Thursday, May 30, 2013

Politics as game theory

"Equality of the burden" is the latest buzz phrase in Israel. Yet since the establishment of the state, there has never been equality of the burden in Israel. During the most difficult days of Israel's War of Independence, the sons of the rich went abroad to study law at British universities, and later returned to Israel to teach the concepts of equality and democracy.
During that same period, others sat in cafes on Tel Aviv's Dizengoff Street and, in the midst of their alcohol consumption, analyzed the war's progress on napkins. These were the same people who in later years told us that the IDF is an occupation army, that Meir Har-Zion and the fighters from 101 Unit were hotheads, and that settlers are an obstruction to peace. Throughout Jewish history there have always been small groups of people who carried the burden of the nation on their backs without feeling like suckers.

Religious coercion. No one forced David Ben-Gurion to exempt yeshiva students from military service. Had Ben-Gurion insisted on their serving, under the circumstances that prevailed then, a great majority of haredim would have been recruited to the IDF.
Ben-Gurion and all the prime ministers after him released the haredim from army service out of cynical motives: For a relatively low price, they could buy the votes of the haredim and their representatives in Israel's Knessets.
It was much easier to hold parliamentary coalitions together when there was a consolidated bloc of haredi Knesset members who did not interfere with or disrupt military, diplomatic and economic policies formed in the Prime Minister's Office. Even during those times when haredi parties were outside the coalition, Israel's leadership continued to view them as reserve political assets set aside for times of need.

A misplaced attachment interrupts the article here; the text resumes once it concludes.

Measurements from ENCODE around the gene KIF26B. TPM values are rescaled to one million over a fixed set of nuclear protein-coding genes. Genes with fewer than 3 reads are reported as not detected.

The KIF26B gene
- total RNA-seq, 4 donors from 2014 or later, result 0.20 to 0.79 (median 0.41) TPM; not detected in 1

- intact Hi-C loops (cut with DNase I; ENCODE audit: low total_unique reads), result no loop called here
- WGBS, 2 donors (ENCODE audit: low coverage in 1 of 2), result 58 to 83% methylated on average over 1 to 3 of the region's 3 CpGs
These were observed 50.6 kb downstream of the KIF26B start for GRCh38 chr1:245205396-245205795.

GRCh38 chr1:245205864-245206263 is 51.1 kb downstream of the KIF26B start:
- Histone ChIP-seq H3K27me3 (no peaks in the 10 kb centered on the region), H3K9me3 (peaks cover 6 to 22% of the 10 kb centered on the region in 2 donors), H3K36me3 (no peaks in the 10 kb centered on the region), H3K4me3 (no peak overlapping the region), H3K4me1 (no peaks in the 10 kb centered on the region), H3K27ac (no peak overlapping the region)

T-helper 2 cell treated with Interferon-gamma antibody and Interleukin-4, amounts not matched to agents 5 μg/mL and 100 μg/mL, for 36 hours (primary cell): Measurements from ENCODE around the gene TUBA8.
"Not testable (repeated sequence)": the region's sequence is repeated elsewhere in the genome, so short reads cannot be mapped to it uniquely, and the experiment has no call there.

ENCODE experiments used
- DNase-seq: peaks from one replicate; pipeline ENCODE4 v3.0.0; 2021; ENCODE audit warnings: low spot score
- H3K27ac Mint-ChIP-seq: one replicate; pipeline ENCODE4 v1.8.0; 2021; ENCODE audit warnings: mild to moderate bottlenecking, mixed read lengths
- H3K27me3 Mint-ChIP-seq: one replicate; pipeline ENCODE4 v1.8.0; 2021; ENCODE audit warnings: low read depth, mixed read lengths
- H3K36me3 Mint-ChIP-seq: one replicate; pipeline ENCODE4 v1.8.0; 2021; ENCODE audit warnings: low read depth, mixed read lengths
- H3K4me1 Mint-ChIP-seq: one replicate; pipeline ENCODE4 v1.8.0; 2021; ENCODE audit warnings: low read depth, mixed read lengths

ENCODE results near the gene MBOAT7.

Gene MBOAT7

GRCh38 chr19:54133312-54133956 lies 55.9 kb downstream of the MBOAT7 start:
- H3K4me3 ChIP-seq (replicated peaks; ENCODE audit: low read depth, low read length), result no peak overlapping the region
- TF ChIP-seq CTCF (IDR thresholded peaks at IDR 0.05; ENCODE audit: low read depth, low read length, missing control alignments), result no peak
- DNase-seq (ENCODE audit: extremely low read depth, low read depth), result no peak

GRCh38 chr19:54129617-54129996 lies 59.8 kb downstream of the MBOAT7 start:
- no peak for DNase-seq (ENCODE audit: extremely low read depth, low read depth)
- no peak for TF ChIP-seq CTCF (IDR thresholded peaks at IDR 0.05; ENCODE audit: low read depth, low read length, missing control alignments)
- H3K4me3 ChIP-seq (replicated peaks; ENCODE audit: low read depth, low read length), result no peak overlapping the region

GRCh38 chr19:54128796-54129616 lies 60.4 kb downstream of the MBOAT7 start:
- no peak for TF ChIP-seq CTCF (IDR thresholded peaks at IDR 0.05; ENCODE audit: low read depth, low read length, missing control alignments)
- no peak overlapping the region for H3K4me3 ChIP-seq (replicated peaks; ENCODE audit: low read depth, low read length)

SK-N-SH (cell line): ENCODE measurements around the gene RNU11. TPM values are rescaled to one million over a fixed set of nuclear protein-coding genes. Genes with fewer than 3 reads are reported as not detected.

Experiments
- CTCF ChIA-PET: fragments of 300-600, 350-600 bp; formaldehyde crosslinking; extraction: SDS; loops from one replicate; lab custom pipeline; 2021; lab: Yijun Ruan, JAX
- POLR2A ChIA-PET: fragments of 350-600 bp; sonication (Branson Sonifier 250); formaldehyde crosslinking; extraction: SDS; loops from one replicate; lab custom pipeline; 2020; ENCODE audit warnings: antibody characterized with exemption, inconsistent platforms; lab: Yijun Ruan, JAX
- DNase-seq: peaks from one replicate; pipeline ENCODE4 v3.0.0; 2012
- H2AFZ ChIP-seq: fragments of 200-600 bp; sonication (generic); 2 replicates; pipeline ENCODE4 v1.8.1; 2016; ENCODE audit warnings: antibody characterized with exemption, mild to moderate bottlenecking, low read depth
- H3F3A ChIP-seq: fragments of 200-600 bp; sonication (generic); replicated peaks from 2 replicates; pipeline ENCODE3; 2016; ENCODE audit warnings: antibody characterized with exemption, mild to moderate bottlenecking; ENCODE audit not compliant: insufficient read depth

Politics is applied game theory, an effort to achieve compromises that are then given the status of law. The "society of learners" that haredi Judaism has become was not established by the Chazon Ish (Rabbi Avrohom Yeshaya Karelitz, one of the leaders of haredi Judaism in Mandatory Palestine and the new State of Israel), but rather by Israeli prime ministers and Knesset members who played the democratic game to the hilt, a game in whose name we are trying to change a long-standing reality in one fell swoop.
The Netzah Yehuda battalion. This is one of the IDF combat battalions in which haredi soldiers serve. I do not want to insult decent, dedicated soldiers who devote years of their lives to serving their nation, but I get the impression that many members of the battalion were kicked out of haredi learning institutions in their hometowns.
This is not the broad core group of haredim for whom Torah study is a vocation. These are outliers, and their joining the battalion is an excellent solution for haredi society. It also allows veterans of the battalion to better integrate into the workforce.
Entering the workforce has special significance for Israeli families with many children. Poverty by choice is not for most -- especially today when they are exposed to the lifestyles of broader Israeli society. Also, there is no direct connection between military service and entering the workforce. The purpose of the army is not to give people professional training. There are government ministries for that.
Integrating haredim into Israeli society and culture is an outmoded slogan that harks back to the 1950s, when the state and IDF were viewed as a melting pot meant to generate "new Israelis."
The melting pot failed, and that is a good thing. Today's Israeli society is pluralistic, multicultural and very interesting. A culture of debate and disagreement is a foundation stone of Jewish experience throughout the ages.
Haredi society in Israel has already figured out that the pendulum is swinging in its direction and that it is expected to fulfill its share of citizens' duties, in exchange for citizens' rights. Every intelligent person knows that there are no more free lunches when it comes to burdens and rights in Israeli society. Democracy can sometimes be deceptive. We must pay attention to it, to internalize it and be accordingly flexible. Fewer slogans and more wisdom will help resolve the current difference of opinion.

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